Differences Between Rifles, Shotguns, and Handguns

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The main differences between rifles, shotguns, and handguns are their barrels, their intended targets, and the type of ammunition used.

Rifle

The rifle has a long barrel with rifling and thick walls to withstand high pressures. Rifling puts a spiral spin on a bullet fired from a rifle, increasing accuracy and distance. Rifles are typically used for firing at stationary targets. The bore of a rifle barrel is made for only one specific caliber of ammunition. GET THE BEST FIREARM ONLINE

Shotgun

The shotgun has a long barrel and usually has a smooth bore to reduce friction. The barrel’s walls are thinner due to reduced pressures. If a shotgun is designed to fire slugs, it might have a rifled barrel. Shotguns are typically used for shooting at moving targets in the air. The bore of a shotgun barrel is made for only one specific gauge of ammunition.

Handgun

The handgun has a short barrel with rifling and thick walls to withstand high pressures. Because of the short barrel, extra care must be taken to control the muzzle of a handgun. Like the rifle, rifling in the handgun puts a spiral spin on a bullet when fired, increasing accuracy and distance. Handguns are typically used for firing at stationary targets. The bore of a handgun barrel is usually made for only one specific caliber of ammunition.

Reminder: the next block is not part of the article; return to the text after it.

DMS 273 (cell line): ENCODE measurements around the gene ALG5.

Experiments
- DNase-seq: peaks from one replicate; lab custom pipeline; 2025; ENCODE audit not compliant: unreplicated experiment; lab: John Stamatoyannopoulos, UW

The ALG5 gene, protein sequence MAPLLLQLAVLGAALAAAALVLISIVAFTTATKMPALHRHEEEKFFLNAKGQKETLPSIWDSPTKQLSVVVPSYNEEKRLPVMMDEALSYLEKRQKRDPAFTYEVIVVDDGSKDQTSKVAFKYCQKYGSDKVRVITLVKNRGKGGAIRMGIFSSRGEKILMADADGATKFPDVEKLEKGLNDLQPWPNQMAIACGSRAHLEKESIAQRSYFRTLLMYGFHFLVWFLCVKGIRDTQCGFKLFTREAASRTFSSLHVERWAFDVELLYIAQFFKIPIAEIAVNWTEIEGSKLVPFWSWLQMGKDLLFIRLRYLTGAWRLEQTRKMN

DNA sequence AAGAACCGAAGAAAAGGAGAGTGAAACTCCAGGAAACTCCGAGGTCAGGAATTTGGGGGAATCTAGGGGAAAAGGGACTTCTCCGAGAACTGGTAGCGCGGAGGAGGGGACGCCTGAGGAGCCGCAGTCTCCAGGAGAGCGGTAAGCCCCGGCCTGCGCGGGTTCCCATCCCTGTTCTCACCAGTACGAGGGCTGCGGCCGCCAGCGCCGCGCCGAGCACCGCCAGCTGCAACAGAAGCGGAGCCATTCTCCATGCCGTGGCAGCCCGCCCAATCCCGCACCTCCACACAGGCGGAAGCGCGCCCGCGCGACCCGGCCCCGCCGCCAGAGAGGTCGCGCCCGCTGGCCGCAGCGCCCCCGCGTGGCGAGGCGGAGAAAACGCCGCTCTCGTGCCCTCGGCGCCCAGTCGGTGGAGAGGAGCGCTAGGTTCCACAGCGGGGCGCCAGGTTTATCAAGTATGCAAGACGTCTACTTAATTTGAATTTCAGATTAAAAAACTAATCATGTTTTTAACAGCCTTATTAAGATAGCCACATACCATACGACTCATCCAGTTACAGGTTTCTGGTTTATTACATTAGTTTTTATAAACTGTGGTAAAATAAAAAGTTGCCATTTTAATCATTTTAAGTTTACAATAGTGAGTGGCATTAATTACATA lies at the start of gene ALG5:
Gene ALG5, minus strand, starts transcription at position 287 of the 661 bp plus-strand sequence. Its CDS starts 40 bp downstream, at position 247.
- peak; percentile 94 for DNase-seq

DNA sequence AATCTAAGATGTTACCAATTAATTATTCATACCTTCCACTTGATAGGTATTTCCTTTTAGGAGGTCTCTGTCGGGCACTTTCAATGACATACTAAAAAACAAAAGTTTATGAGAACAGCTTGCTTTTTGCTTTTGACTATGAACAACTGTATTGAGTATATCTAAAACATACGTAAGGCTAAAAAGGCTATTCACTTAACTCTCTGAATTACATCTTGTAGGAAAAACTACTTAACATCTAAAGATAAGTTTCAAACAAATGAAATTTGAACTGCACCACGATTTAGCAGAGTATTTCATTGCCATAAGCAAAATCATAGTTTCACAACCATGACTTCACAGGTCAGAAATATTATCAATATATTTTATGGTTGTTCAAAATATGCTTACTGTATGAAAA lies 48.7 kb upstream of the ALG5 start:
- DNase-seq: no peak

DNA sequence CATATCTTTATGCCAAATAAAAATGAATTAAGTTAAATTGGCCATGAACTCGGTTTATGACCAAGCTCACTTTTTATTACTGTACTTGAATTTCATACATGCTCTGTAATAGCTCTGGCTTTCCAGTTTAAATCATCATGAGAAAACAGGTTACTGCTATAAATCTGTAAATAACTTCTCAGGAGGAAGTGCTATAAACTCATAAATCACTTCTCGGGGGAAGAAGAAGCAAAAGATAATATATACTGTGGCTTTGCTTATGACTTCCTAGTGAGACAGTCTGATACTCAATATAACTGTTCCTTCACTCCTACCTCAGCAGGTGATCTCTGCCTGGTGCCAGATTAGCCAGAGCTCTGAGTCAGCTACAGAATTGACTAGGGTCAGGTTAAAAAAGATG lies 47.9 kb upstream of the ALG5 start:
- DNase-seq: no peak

Glossary

Caliber

Diameter of the bore of a rifle or handgun as measured from land to opposite land on rifled barrels and the designation for the size of ammunition for different bores Rifling Spiral grooves cut into the bore of a firearm barrel together with the lands—the ridges of metal between the grooves;

rifling

makes a bullet spin in flight, increasing accuracy and distance.. GET THE BEST FIREARM ONLINE

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